Making available key findings on all aspects of smoking and smoking cessation in the UK

Guidance for Authors

Last updated: 03/04/2013

This guidance is likely to change as the journal matures so authors should review them each time they consider submitting.

Article Type

The Smoking in Britain Journal will consider two types of article:

  1. reports of studies based on quantitative or qualitative data
  2. opinion pieces.

All articles must use the Word templates which are provided on this website. As we do not have funds for copy-editing or typesetting, it is the author’s responsibility to ensure that all articles are formatted in the journal style and include all compulsory elements.

Statement of Competing Interests

One of these compulsory elements is the statement of competing interests. It is assumed that all authors have competing interests and that it is just a question of informing readers of what they are.

Financial interests are the most obvious but espousing a particular theory or having previously obtained a particular result can be just as powerful a motivation to distort data. The journal expects authors to be honest and open. Whilst we do not have the resources to police this, our peer review process allows readers the opportunity to comment on articles and this includes identifying a failure to declare a competing interest.

Structure of Data-Based Articles

The structure of data-based articles may vary according to the study although for clarity it is normally important to separate out descriptions:

  1. research questions (and hypotheses if any)
  2. why these are potentially of interest (unless it is obvious)
  3. methods used
  4. details of findings
  5. comment on the findings (optional)

Quantitative and Qualitative Research

The journal publishes quantitative and qualitative research. In both cases the conclusions drawn must reflect the data available. Thus quantitative surveys on convenience samples cannot estimate prevalence and neither can qualitative studies. Authors are strongly advised to phrase their citable statements conservatively. The following gives a guide:

X has Y effect Only use when there is experimental evidence on a sample that can be assumed to be representative of the population to which you are generalising
X appears to have Y effect Use when there is experimental evidence but the sample may not generalise, or when there is quasi-experimental or good correlational evidence and highly plausible confounding factors have been adjusted for statistically or shown not to be relevant
X is associated with Y Use when there is correlational evidence and causality cannot be directly inferred or relies on a number of assumptions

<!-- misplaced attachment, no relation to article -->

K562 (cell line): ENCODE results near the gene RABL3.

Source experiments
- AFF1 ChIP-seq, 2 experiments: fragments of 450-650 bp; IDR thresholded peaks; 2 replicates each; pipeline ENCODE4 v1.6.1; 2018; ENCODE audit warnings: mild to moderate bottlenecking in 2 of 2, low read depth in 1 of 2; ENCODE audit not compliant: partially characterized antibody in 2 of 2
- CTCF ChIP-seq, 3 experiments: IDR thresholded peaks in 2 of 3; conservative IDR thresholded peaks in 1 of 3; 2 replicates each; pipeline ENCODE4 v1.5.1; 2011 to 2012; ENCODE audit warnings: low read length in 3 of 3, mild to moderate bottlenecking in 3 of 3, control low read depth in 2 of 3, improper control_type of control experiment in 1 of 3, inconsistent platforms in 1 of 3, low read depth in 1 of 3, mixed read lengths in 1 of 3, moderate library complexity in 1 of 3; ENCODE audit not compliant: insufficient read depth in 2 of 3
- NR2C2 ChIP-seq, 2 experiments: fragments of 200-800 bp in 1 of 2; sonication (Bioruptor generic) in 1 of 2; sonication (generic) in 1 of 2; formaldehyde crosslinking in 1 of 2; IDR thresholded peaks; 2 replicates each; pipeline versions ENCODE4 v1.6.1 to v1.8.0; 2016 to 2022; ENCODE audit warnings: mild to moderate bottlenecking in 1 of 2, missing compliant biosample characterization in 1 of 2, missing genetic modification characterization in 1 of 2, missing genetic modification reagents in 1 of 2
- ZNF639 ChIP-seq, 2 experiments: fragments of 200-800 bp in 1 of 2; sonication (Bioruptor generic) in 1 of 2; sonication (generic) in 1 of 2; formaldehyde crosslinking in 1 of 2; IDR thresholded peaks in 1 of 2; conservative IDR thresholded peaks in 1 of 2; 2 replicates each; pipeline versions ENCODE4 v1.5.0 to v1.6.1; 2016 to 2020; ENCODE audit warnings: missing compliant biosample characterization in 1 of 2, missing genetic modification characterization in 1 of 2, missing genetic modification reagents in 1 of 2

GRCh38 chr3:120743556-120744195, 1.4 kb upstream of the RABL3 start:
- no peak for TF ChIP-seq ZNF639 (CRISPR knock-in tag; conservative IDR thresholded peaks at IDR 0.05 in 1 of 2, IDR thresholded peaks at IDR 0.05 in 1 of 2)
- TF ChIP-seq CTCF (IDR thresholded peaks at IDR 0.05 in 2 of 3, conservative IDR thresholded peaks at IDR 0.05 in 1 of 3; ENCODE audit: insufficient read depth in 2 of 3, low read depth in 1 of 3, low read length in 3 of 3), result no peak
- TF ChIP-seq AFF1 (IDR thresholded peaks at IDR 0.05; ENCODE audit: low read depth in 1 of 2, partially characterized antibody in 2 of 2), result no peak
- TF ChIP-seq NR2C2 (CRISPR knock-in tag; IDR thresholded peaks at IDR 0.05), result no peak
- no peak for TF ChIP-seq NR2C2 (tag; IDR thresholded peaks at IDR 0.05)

X occurs in Y% of cases
The mean/median value of X is Y
Only use when X has been measured using a defensible measure in a sample that can reasonably be assumed to be representative of the population to which one is seeking to generalise
X appears to be common/rare
In general the value of X appears to be high/low
Use when X has been measured using a defensible measure and the sample might be expected to be fairly representative but precise quantification cannot be justified
X can occur Use when X has been observed but there is no indication as to how common it is
X may occur Use when there is some evidence of X occurring but frequency is unknown and the observation may be an illusion

These statements can be combined, as in X can have Y effect (e.g. cytisine can help smokers to stop). These are just examples for guidance.

Length

There is no fixed length for papers though authors are advised that most readers will not read anything longer than about 3000. Thus they are strongly advised to keep speculation to a minimum and only say what is necessary to get the message across.

Multiple Studies

Multiple studies can be reported in one paper if they are needed to answer a question. The idea that every question can be answered with a single study is clearly nonsense. Sometimes the researchers are engaged in a process of detective work, seeking further data to support or disconfirm a set of hypotheses.

References

References can be in any format as long as it allows readers to locate the source. We strongly recommend use of Reference Manager or Endnote.

Authors should feel at liberty to refer to other published work regarding methods rather than repeating them. If data are being reported from an ongoing established set of surveys, it is not necessary to keep repeating the methods.

Opinion Pieces

Opinion pieces can follow any structure but must have one or more citable statements setting out what the opinion is and then an argument, based on evidence, backing this up.

 

 

 

Sample Templates

Research Reports
Opinion

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